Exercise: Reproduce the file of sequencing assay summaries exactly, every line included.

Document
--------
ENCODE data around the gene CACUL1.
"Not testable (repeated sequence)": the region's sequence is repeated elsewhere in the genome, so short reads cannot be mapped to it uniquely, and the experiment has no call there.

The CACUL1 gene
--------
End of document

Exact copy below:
ENCODE data around the gene CACUL1.
"Not testable (repeated sequence)": the region's sequence is repeated elsewhere in the genome, so short reads cannot be mapped to it uniquely, and the experiment has no call there.

The CACUL1 gene